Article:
In anticipation of a new round of strategic planning in 2021, the CCO will be expected to assess carefully the conservation results of the prior plan and incorporate that analysis, along with additional programming innovations undertaken more recently, into the next strategic plan.
Through the planning process, the CCO must galvanize Audubon around a bold, clear, and achievable vision for its conservation work moving forward and then translate that vision into a limited set of focused priorities and strategies, with defined outcomes and impacts. This will require leadership in making tough choices among many deeply held conservation aspirations and goals. It will also require close partnership with the field operation to ensure alignment.
Reinforce and bring greater clarity to the organization’s focus on climate change as an existential threat to its mission.
Audubon’s climate work, launched less than six years ago, has already seen real impact. It continues to build momentum toward moving the climate debate into the mainstream of America by focusing on places where its pragmatic voice can be most influential. It works to mobilize its members in creating bipartisan public demand for climate solutions and in driving policy results. The organization has recently undertaken a review of its climate strategy and operations, and the CCO, along with a Vice President for Climate (a role to be filled soon after the recruitment of the CCO), will build upon this review in setting and implementing Audubon’s climate strategy moving forward.
Ensure the successful launching of the MBI and the revitalized international program.
Audubon has committed to migration science as the next frontier for bird conservation. As the MBI moves from initial concept to full execution, it is expected to reshape Audubon’s conservation work across the hemisphere, particularly in Latin America and the Caribbean, where it is already influencing the planning process for Audubon’s International Alliances Program. MBI’s bold aspirations to track and protect birds through their full life cycle are garnering financial support and catalyzing significant new partnerships for Audubon. The CCO will play a pivotal role in driving these efforts forward.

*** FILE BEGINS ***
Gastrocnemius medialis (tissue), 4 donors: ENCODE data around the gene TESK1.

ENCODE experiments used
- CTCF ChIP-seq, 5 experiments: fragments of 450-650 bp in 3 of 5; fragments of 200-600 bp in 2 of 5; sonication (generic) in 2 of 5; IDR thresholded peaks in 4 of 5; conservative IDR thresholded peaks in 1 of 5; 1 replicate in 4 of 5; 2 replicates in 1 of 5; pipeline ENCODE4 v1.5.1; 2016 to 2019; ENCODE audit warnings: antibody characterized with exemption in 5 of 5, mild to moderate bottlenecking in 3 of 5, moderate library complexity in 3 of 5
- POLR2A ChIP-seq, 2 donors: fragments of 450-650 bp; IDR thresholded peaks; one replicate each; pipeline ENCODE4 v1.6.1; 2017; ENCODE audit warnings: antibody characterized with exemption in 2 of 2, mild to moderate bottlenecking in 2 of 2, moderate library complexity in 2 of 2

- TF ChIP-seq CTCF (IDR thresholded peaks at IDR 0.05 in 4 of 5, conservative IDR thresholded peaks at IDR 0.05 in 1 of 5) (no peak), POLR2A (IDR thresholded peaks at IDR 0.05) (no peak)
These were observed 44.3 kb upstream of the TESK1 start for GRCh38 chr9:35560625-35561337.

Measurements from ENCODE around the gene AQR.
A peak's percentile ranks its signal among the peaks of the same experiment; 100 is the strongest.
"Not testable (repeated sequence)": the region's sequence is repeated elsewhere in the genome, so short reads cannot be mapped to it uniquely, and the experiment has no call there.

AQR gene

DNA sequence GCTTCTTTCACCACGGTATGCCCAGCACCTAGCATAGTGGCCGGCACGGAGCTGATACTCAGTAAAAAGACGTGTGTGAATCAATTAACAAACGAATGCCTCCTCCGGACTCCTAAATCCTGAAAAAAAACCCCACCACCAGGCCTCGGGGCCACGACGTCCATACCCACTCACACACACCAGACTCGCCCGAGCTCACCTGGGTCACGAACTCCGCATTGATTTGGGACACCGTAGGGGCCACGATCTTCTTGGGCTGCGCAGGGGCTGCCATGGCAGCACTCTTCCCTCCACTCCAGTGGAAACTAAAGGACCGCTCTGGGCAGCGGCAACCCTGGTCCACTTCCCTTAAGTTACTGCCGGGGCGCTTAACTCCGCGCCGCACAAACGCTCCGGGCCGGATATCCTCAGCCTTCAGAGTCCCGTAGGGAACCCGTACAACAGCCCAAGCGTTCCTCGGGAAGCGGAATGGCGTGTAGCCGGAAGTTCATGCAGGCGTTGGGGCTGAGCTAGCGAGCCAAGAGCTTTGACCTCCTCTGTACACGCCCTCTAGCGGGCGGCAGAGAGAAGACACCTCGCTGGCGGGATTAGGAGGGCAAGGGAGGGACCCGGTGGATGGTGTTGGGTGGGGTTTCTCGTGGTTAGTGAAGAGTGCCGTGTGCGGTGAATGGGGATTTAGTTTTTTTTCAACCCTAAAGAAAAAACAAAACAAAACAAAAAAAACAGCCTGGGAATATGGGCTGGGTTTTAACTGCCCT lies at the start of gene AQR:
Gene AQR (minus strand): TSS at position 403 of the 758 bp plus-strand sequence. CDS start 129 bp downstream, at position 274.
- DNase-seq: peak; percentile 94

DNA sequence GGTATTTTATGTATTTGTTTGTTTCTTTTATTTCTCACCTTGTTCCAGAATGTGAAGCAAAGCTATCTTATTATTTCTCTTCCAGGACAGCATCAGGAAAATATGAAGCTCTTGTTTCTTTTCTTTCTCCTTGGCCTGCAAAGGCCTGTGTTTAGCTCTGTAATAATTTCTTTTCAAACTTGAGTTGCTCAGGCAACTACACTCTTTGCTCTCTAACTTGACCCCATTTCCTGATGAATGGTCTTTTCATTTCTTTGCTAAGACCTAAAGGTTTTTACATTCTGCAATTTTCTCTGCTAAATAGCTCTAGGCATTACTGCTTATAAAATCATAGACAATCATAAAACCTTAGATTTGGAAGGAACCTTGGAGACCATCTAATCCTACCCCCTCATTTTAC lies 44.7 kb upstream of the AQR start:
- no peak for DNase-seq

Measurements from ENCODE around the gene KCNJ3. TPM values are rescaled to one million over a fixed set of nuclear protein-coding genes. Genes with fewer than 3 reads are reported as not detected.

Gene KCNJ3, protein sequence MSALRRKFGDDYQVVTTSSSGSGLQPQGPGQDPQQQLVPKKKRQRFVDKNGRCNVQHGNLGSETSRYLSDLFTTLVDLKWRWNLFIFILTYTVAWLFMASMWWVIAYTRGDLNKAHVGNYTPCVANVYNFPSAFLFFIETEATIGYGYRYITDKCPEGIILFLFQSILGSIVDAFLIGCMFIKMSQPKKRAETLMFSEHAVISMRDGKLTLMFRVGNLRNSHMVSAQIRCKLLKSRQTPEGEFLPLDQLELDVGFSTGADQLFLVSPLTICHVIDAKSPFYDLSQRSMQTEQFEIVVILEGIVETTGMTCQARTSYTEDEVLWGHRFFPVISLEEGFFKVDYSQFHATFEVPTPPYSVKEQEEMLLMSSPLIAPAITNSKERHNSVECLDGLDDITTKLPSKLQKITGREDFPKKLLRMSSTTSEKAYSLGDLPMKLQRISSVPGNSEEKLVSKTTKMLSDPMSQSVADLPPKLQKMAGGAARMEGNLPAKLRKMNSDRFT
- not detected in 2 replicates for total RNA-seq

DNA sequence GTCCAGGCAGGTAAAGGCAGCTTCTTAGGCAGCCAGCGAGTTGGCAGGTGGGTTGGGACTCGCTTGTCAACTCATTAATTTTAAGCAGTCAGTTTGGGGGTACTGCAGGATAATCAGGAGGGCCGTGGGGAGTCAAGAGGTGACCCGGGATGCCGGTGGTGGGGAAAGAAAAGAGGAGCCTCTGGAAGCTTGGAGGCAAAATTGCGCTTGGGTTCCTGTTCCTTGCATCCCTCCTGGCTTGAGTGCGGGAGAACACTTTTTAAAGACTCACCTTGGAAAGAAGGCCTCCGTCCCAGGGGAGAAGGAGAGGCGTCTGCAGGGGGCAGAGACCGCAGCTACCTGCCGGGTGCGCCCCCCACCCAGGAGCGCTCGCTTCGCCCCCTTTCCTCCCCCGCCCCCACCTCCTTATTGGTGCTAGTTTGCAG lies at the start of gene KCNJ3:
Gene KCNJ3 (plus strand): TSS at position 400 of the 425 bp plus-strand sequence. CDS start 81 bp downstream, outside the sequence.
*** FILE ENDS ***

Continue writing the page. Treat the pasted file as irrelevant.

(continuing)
Reinforce and extend Audubon’s longstanding non-partisan advocacy leadership role across its priority areas.
Audubon will continue to engage forcefully around relevant public policy issues, including but not limited to climate change concerns. Through the clarity of its mission, its widely respected centrist brand, and the deep loyalty of its supporters, Audubon is well positioned to influence local, state, and federal policymaking. The CCO and the Senior Vice President, Conservation Policy together lead the organization in determining the best opportunities and most pragmatic approaches in the advocacy sphere.
Raise critical philanthropic dollars to support Audubon’s conservation objectives.
Fundraising will be a priority for the CCO and their team, as it is for the CEO, working in close partnership with the Chief Development Officer and his team as they successfully complete the Elevate campaign. As the organization’s leading conservation expert, the CCO will have to become fluent in all of Audubon’s areas of interest and be able to be persuasive, smart, and nimble in making the case for support. The CCO will steward key relationships with Board members, individual donors, and institutional funders and will be expected to play an active role in identifying, cultivating, and securing new major donors.
For this pivotal role, Audubon seeks a conservation leader and spokesperson who is passionate about the organization’s mission and legacy, committed to its deep-rooted standards of excellence, and farsighted about its future potential.
Although the CCO does not have to be an experienced birder, they must embrace Audubon’s birds-first approach to conservation and must be sufficiently knowledgeable about conservation and climate issues to be a highly credible representative of Audubon in the public sphere. There is an especially strong call for a CCO who can work well within an ever-fluid, complex, matrixed organization and who will lead as much through influence as through formal authority. The CCO must have high energy and excitement about Audubon’s bright future, with the determination, vision, and drive to help take it there.
An ideal candidate will bring many of the following professional experiences and personal attributes:
Although the CCO is expected to be located in Audubon's DC office, exceptional candidates from other locations will be considered.